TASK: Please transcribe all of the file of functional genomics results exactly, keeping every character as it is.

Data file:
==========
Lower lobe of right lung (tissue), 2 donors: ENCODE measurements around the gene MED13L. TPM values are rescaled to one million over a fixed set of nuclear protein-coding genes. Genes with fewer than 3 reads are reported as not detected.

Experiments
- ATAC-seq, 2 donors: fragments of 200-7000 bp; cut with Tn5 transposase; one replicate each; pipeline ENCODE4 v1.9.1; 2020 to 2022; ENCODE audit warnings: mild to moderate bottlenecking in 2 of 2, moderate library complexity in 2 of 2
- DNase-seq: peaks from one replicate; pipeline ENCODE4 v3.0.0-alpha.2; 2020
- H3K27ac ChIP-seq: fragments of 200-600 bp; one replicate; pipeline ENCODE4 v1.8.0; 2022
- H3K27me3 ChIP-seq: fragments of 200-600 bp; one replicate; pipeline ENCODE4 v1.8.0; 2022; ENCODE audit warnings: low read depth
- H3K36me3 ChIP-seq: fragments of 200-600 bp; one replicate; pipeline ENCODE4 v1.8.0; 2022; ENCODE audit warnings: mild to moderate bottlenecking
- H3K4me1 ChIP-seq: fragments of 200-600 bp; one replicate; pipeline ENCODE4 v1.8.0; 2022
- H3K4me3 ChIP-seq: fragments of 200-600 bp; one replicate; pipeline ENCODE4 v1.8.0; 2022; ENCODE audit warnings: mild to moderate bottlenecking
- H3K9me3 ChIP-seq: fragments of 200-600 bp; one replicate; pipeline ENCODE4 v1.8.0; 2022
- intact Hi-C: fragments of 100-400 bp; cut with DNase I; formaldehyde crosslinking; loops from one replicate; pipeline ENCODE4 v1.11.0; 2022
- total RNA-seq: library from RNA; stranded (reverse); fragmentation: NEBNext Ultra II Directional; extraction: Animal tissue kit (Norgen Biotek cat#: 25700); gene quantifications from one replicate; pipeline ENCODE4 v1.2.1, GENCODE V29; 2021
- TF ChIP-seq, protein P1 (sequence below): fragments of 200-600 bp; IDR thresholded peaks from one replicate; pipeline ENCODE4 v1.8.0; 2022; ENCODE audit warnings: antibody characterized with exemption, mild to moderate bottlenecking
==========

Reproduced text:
Lower lobe of right lung (tissue), 2 donors: ENCODE measurements around the gene MED13L. TPM values are rescaled to one million over a fixed set of nuclear protein-coding genes. Genes with fewer than 3 reads are reported as not detected.

Experiments
- ATAC-seq, 2 donors: fragments of 200-7000 bp; cut with Tn5 transposase; one replicate each; pipeline ENCODE4 v1.9.1; 2020 to 2022; ENCODE audit warnings: mild to moderate bottlenecking in 2 of 2, moderate library complexity in 2 of 2
- DNase-seq: peaks from one replicate; pipeline ENCODE4 v3.0.0-alpha.2; 2020
- H3K27ac ChIP-seq: fragments of 200-600 bp; one replicate; pipeline ENCODE4 v1.8.0; 2022
- H3K27me3 ChIP-seq: fragments of 200-600 bp; one replicate; pipeline ENCODE4 v1.8.0; 2022; ENCODE audit warnings: low read depth
- H3K36me3 ChIP-seq: fragments of 200-600 bp; one replicate; pipeline ENCODE4 v1.8.0; 2022; ENCODE audit warnings: mild to moderate bottlenecking
- H3K4me1 ChIP-seq: fragments of 200-600 bp; one replicate; pipeline ENCODE4 v1.8.0; 2022
- H3K4me3 ChIP-seq: fragments of 200-600 bp; one replicate; pipeline ENCODE4 v1.8.0; 2022; ENCODE audit warnings: mild to moderate bottlenecking
- H3K9me3 ChIP-seq: fragments of 200-600 bp; one replicate; pipeline ENCODE4 v1.8.0; 2022
- intact Hi-C: fragments of 100-400 bp; cut with DNase I; formaldehyde crosslinking; loops from one replicate; pipeline ENCODE4 v1.11.0; 2022
- total RNA-seq: library from RNA; stranded (reverse); fragmentation: NEBNext Ultra II Directional; extraction: Animal tissue kit (Norgen Biotek cat#: 25700); gene quantifications from one replicate; pipeline ENCODE4 v1.2.1, GENCODE V29; 2021
- TF ChIP-seq, protein P1 (sequence below): fragments of 200-600 bp; IDR thresholded peaks from one replicate; pipeline ENCODE4 v1.8.0; 2022; ENCODE audit warnings: antibody characterized with exemption, mild to moderate bottlenecking